Back to Basics: Wicked Problems (Property 3)


Continuing the discussion of Rittel and Webber’s article about wicked problems, the third property is 3. Solutions to wicked problems are not true-or-false, but good-or-bad. This follows directly from property 1 which argues that there is no definite way of formulating a wicked problem. If we cannot reduce a wicked problem to a set of analytic relationships, then there is no way of testing the truth of the solution. R & W say:

For wicked planning problems, there are no true or false answers. Normally, many parties are equally equipped, interested, and/or entitled to judge the solutions, although none has the power to set formal decision rules to determine correctness. Their judgments are likely to differ widely to accord with their group or personal interests, their special value-sets, and their ideological predilections. Their assessments of proposed solutions are expressed as "good" or "bad" or, more likely, as "better or worse" or "satisfying" or "good enough."

This reads to me as a plug for pragmatic approaches. Try something sensible based on whatever understanding exists at present and see how the system behaves. Does it appear to be changing in the right direction? The way most economists work is quite the opposite. They act as if economics is a science in the same sense as physics. The Nobel prize for economics only reinforces the idea of analytic purity. Their equations can only predict the way money appears and flows through the economic system. We can measure that outcome of their solutions and decide whether the models on which the solutions are based are true or false, but that’s is as far as we can go. Economic systems provide more than money; they also result is the distribution of wealth and a sense of security, confidence and trust in the system. These latter outcomes are emergent, not analytically driven.

Here, as this property indicates, assessments o the solutions taken can only be qualitative; is the world better (good) or have things declined or stayed the same (bad). This is the essence of pragmatism. Truth as pragmatically defines is tied to the success of deliberate actions taken to produce a desired future state relative to an unsatisfactory present. Further, since the context of real complex systems tends to change continually truths are ephemeral and the system operators or planners must similarly continue to test their solutions via the same criterion of goodness, not analytic correctness.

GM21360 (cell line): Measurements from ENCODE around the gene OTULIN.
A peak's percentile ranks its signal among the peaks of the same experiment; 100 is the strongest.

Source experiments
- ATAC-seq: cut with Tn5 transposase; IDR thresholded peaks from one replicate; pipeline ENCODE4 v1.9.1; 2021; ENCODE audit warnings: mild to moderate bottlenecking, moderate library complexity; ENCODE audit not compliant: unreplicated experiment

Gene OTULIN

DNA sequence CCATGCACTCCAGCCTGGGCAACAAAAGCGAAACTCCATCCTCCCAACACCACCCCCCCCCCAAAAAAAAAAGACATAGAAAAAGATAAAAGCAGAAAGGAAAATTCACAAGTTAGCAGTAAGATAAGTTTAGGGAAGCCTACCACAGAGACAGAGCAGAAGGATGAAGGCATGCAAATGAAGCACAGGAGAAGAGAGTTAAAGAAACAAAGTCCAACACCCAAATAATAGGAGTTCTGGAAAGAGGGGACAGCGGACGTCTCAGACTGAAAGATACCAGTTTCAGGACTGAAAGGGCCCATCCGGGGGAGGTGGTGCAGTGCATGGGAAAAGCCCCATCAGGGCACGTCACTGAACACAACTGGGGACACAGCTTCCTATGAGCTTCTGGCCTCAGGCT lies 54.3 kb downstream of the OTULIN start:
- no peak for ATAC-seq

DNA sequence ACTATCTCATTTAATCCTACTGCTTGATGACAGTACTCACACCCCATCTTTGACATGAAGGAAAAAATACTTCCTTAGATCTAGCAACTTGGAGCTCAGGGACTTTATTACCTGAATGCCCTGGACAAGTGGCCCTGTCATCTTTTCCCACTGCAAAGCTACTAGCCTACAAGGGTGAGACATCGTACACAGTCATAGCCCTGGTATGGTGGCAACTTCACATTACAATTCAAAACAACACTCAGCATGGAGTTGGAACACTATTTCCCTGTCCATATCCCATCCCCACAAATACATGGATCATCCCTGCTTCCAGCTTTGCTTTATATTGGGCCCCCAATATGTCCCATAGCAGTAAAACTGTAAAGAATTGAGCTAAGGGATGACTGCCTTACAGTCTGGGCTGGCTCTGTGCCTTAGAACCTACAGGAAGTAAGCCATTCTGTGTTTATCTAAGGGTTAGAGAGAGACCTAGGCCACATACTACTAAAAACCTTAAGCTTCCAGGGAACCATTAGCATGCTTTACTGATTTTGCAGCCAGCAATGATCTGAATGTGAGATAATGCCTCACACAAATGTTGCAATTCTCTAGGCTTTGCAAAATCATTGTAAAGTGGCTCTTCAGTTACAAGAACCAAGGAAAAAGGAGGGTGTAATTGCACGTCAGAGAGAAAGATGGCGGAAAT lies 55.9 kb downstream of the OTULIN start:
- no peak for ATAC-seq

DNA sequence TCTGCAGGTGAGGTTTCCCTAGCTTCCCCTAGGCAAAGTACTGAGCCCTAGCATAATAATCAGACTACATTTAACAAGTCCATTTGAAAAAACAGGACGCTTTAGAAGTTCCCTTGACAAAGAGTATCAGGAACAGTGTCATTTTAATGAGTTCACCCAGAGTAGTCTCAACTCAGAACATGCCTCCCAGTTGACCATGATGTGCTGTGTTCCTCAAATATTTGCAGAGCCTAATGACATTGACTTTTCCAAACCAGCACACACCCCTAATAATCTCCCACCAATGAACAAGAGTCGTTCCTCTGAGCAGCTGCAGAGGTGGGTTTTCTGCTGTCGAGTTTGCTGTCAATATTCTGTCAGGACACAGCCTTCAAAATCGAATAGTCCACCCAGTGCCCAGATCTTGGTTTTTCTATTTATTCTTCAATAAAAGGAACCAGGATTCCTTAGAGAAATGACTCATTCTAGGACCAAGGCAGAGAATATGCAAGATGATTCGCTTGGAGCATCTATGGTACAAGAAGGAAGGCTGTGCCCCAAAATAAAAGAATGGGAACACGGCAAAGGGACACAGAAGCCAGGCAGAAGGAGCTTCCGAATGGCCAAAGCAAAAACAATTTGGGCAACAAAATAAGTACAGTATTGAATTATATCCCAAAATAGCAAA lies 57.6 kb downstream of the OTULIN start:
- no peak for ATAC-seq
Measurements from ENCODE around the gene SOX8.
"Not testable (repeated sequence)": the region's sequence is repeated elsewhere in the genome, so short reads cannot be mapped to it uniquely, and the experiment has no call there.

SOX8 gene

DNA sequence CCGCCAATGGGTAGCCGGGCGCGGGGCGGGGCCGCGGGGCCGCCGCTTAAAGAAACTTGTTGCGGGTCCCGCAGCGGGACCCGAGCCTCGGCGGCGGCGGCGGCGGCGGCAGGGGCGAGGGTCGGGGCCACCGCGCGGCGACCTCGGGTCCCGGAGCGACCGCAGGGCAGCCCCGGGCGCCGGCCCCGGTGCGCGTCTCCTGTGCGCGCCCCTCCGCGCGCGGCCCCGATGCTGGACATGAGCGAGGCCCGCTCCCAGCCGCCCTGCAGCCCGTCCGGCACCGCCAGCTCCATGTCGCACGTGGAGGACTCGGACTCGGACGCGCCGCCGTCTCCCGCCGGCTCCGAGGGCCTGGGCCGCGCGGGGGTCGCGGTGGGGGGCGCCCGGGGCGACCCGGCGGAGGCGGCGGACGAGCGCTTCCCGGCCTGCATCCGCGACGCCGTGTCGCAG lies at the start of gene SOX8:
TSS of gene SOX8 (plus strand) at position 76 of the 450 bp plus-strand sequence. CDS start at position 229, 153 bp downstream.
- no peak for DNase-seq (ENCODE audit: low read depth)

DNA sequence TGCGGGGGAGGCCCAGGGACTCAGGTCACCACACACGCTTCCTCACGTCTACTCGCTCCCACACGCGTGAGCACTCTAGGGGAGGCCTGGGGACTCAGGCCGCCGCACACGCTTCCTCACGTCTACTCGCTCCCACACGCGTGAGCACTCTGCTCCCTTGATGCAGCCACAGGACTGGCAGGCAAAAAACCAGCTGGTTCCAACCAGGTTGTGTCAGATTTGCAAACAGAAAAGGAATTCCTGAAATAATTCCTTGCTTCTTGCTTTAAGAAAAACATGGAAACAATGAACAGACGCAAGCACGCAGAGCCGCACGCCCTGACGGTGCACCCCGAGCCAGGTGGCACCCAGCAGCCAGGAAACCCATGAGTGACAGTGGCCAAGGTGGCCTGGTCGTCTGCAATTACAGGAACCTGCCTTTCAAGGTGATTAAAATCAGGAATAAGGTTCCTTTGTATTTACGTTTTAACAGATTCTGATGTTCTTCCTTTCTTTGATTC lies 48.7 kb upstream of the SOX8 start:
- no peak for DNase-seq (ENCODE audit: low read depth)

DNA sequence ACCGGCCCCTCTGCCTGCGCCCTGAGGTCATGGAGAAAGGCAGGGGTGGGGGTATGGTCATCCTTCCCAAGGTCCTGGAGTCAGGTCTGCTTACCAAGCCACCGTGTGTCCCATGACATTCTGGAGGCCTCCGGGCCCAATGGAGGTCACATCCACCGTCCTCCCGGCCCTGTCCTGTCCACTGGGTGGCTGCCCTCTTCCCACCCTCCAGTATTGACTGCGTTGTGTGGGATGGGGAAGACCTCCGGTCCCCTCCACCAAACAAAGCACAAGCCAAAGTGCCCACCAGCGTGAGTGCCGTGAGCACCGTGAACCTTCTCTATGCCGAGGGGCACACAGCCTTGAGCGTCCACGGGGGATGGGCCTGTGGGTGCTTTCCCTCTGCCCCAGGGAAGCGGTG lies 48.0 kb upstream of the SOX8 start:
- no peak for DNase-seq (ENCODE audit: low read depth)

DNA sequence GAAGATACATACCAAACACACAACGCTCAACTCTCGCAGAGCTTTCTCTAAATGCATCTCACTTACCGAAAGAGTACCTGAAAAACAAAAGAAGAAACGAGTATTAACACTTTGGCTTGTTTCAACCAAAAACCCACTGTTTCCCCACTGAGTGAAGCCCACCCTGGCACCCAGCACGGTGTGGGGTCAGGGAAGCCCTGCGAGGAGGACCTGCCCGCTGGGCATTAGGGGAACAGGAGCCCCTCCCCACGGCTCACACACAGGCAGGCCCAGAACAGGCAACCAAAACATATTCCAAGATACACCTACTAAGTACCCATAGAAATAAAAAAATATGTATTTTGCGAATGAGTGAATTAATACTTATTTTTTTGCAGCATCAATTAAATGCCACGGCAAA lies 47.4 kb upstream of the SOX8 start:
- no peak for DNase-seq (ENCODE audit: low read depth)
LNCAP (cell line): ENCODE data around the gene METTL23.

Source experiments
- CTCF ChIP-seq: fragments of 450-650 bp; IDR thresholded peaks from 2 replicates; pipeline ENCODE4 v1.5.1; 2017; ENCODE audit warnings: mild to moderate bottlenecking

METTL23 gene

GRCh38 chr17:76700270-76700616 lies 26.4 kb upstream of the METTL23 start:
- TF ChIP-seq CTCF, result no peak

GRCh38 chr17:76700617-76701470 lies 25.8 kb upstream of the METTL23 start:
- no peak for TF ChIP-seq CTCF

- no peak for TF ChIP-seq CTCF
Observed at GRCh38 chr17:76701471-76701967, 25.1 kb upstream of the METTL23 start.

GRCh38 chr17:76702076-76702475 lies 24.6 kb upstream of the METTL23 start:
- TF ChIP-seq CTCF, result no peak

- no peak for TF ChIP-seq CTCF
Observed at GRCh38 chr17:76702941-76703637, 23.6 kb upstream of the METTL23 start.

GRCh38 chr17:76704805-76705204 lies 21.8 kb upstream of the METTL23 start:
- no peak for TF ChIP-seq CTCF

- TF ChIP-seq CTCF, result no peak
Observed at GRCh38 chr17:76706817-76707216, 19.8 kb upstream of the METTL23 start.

Sustainability as flourishing is an emergent quality of the Earth system and demands a pragmatic framework to address is absence. That doesn’t happen in our current technocratic mode of operating. We turn to the scientists and engineers (economists and political scientists included) for the solutions to the problems behind unsustainability. The basis of these disciplines is analytic purity or controlled hypothesis testing. No single discipline contains adequate knowledge to fully characterize the system and the root of the problems that exist. Coordination among disciplines is always problematic because the models and jargon are unique to each one.

I believe that many people in high places understand this fundamental limitation of disciplinary knowledge when seeking to “solve” wicked problems, but cannot voice their beliefs in the present political economic climate. Everything we do to muck around in the political economy has to be the one right way to go. Simplicity trumps complexity. This framing won’t take us far in solving the perplexing (that is complex) problems of most importance. What is desperately needed is the application of phronesis (prudence), the form of knowledge the Greek claimed was needed for governing the polis. Prudence is another way of speaking about pragmatism, using understanding acquired through experience and observation to intervene in the affairs of the city. I am not at all sanguine about the possibility that wisdom (another name for the understanding gleaned from experience) can find a place in major institutions. Without more wisdom and less “truths,” sustainability and its primary manifestation, flourishing, is unlikely to appear even on the horizon.